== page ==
College Football Signing Day

Stephen Urban

We all recognize Hail to the victors, dotting the “I”, the World’s Largest Outdoor Cocktail Party, the Big Game, the Iron Bowl the Apple Cup, etc. These games clearly gain their mystique from the storied programs that define them. However, it is on National Signing Day that these programs reload and maintain their prolific reputations. Yes, that day that Terrelle Pryor tried to trick us all two years ago when he said he would be playing at the “The University of Ohio State,” while any true Buckeye knows that they arrogantly call it “The Ohio State University.”

Enough on that little rant. So, National Signing Day came and went two weeks ago, without many surprises, honestly. The source you check may alter some of the class rankings, but the schools that came away with the best class were the typical college football powerhouses. According to, the top five classes are: USC, Florida, Texas, Auburn and Alabama. According to ESPN and Scouts Inc. the top five classes are Florida, Texas, Alabama, Auburn and Oklahoma. This is pretty typical for the college football ranks over the past few years, considering how the SEC has utterly dominated college football, producing the last four national champions. In addition to having three of the top five recruiting classes, the SEC landed eight in the top 25. It looks like the SEC is going to continue to dominate college football like they have in the 2000s. Get ready for some intense Iron Bowls, and for Florida and Alabama to probably continue their dominance of the conference like they have the last two years.

The Pac-10 also had a strong showing, as USC, UCLA, Cal, Stanford and Washington all had top 25 classes. Cal was able to land Keenan Allen, the top defensive back in the class of 2010, and Chris Martin, the second rated defensive end this year. Jim Harbaugh continued the turnaround at Stanford, as they were able to land another class in the top 25 for the second year in a row. Things are also starting to look promising at Washington, as the Huskies landed a top 25 class, only two years removed from a winless 2008 year in the PAC-10.

On another note, a 13-year old committed to USC last week. At that age, I was consumed about where I was going to high school, with college a distant concept. Lane Kiffin even offered the kid a scholarship. I guess this does not violate recruiting violations because it is so public that the NCAA probably would have taken action by now. But how is it not a violation? This is also not even the first time Kiffin has offered a 13-year old a scholarship, as he gave one to standout safety Eric Berry’s little brother, Evan Berry, last year. This goes to show just shows how aggressive of a recruiter Kiffin is, which got him into hot water at Tennessee, and one can’t help but wonder if he’s headed for similar trouble at USC.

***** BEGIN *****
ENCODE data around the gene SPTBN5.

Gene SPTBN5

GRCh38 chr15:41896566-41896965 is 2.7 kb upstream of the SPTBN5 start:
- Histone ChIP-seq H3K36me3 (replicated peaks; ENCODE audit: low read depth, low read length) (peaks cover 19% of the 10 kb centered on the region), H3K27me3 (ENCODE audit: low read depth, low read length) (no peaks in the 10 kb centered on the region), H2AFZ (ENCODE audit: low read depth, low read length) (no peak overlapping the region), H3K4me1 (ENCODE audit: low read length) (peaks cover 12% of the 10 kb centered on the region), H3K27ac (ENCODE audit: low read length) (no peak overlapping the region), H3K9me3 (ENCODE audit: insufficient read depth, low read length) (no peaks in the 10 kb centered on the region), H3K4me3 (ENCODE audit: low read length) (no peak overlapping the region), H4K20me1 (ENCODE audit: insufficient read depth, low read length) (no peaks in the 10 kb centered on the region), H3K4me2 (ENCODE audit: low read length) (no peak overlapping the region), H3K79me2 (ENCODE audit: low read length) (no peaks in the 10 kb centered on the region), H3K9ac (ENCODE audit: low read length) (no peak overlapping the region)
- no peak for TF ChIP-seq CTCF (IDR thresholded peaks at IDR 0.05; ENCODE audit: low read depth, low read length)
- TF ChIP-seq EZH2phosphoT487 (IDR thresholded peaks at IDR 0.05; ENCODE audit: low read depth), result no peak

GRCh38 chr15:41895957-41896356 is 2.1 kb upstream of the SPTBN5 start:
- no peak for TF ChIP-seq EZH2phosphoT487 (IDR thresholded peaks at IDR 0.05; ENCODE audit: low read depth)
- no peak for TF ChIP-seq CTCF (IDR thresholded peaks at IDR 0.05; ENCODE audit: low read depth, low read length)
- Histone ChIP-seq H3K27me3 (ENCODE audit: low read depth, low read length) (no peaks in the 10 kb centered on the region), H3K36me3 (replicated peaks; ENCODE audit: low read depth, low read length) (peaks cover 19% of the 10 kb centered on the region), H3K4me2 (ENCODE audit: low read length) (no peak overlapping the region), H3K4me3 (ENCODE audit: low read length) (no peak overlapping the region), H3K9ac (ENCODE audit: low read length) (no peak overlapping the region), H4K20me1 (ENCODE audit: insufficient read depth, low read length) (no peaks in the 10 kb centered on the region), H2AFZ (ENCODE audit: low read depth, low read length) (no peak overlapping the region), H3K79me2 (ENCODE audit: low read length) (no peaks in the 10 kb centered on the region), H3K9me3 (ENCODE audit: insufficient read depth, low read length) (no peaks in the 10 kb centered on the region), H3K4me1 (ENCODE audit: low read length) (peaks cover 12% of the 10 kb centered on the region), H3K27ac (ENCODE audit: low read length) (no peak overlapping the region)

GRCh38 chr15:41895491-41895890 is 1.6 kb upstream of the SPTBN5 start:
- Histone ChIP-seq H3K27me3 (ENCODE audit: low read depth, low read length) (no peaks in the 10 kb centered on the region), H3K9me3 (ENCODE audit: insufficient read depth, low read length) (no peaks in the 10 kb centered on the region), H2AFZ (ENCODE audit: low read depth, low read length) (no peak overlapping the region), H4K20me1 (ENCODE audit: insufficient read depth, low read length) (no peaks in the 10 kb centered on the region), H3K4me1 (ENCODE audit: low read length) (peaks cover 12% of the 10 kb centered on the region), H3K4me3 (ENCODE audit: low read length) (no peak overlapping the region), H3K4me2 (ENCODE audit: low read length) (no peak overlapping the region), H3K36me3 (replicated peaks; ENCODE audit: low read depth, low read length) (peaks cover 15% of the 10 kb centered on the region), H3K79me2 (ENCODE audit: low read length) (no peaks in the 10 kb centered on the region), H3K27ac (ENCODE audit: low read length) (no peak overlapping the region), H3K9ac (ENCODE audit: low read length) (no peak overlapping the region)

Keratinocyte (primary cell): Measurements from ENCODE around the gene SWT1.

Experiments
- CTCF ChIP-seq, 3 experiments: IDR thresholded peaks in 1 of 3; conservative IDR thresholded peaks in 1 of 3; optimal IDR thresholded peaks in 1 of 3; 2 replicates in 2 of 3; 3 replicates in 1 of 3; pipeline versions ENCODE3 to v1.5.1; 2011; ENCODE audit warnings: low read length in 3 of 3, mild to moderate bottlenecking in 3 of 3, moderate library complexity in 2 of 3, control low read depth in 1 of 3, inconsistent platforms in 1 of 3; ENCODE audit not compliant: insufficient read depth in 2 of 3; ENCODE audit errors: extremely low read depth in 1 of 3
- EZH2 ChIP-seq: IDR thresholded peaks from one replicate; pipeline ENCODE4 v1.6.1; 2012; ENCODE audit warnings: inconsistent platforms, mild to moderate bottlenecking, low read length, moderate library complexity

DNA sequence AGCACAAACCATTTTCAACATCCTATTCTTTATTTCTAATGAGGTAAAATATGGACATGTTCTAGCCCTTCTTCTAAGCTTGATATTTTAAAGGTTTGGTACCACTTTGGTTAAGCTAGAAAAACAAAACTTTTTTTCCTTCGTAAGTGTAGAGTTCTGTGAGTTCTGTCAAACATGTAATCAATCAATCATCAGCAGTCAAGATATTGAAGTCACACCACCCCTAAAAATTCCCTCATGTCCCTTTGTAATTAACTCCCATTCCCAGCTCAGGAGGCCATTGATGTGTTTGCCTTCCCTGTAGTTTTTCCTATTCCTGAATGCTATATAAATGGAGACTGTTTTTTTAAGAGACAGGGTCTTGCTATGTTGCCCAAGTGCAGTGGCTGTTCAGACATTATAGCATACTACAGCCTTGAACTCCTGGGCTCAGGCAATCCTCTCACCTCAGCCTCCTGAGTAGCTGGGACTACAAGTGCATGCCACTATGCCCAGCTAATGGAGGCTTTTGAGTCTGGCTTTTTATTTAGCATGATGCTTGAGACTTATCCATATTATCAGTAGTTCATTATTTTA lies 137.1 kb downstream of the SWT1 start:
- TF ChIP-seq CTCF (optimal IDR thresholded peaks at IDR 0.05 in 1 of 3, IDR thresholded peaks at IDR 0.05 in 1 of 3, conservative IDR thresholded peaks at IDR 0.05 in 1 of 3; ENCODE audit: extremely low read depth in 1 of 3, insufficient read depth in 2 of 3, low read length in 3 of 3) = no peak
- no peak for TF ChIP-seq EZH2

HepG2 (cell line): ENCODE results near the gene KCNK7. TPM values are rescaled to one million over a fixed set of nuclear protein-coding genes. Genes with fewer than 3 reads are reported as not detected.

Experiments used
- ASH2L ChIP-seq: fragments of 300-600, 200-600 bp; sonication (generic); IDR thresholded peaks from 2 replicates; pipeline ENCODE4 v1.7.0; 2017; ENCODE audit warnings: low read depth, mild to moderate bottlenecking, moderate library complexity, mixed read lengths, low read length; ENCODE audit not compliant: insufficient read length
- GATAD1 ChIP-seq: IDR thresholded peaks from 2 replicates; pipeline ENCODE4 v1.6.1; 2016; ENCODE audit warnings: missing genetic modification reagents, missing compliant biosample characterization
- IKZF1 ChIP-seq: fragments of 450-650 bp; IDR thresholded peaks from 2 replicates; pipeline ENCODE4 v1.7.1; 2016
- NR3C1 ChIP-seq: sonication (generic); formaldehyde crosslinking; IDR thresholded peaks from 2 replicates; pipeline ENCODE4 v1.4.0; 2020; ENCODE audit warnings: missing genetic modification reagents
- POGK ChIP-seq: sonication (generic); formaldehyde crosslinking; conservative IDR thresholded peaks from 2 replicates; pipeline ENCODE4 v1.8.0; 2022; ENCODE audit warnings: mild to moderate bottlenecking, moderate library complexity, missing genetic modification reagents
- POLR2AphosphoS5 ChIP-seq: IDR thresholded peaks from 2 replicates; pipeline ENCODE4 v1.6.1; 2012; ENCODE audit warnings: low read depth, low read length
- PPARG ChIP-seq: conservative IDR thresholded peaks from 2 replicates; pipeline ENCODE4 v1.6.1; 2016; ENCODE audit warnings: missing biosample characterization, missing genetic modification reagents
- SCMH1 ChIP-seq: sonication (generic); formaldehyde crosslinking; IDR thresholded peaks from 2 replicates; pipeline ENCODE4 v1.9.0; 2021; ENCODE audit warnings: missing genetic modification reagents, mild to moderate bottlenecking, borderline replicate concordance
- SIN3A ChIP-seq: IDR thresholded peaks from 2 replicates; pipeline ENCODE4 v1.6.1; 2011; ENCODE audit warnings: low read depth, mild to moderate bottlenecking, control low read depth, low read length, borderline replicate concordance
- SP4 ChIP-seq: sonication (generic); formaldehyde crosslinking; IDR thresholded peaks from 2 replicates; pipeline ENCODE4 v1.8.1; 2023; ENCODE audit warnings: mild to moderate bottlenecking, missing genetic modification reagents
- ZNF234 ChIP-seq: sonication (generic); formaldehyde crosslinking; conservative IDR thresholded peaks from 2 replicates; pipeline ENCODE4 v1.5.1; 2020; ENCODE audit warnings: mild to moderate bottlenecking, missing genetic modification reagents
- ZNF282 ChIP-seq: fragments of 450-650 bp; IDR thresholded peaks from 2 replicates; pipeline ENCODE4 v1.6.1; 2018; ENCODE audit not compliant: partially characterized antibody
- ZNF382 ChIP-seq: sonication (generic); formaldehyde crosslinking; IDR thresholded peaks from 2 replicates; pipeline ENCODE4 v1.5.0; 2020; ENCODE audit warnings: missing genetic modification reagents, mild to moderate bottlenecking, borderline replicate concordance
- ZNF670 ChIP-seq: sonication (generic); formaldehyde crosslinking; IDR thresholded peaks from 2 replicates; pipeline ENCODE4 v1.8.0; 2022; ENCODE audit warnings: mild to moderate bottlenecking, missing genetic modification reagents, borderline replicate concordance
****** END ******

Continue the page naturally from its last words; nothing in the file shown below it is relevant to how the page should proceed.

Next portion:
One thing that always amazes me is how these kids are about my age, now even younger than I. Me, being 6 feet tall, 165 pounds with pretty average athletic ability can only wonder what it would be like to 6’4″, 230 and run a 4.4 40-yard dash. The stresses of the typical college process are no more, but then again, there are probably some added pressures brought on these kids. The need to perform game in and game out, or the risk of possible injury weigh on these student-athletes more than the SAT and the Common App essay did on me. There are different kinds of pressures, but they get to experience having Joe Paterno, Nick Saban, Urban Meyer and Les Miles come into their living rooms and pitch them a program. Then there’s the rumored story about Eric Dickerson and his recruiting process that had him winding up at SMU. The story goes that Dickerson drove a maroon Corvette to SMU to sign his letter of intent, that Corvette had been given to him by boosters at Texas A&M. Granted, SMU then got the “death penalty”, in that they were sent down to D-II, and they lost all of their scholarships, and the program is just now recovering.

Despite the fact that I want to think that college recruiting is done exactly as the NCAA says, I am sure that egregious recruiting violations occur every single year. Some universities even self-report small recruiting violations themselves, but these usually do not warrant huge penalties. The added benefit of a more intimate or constant contact of a highly touted recruit might outweigh the punishments. While a lot of it comes down to who has the better coaching, programs, offensive style, etc. for a given recruit I am sure there is a darker side of recruiting to which the average fan does not get exposed.

Contact Stephen Urban at [email protected]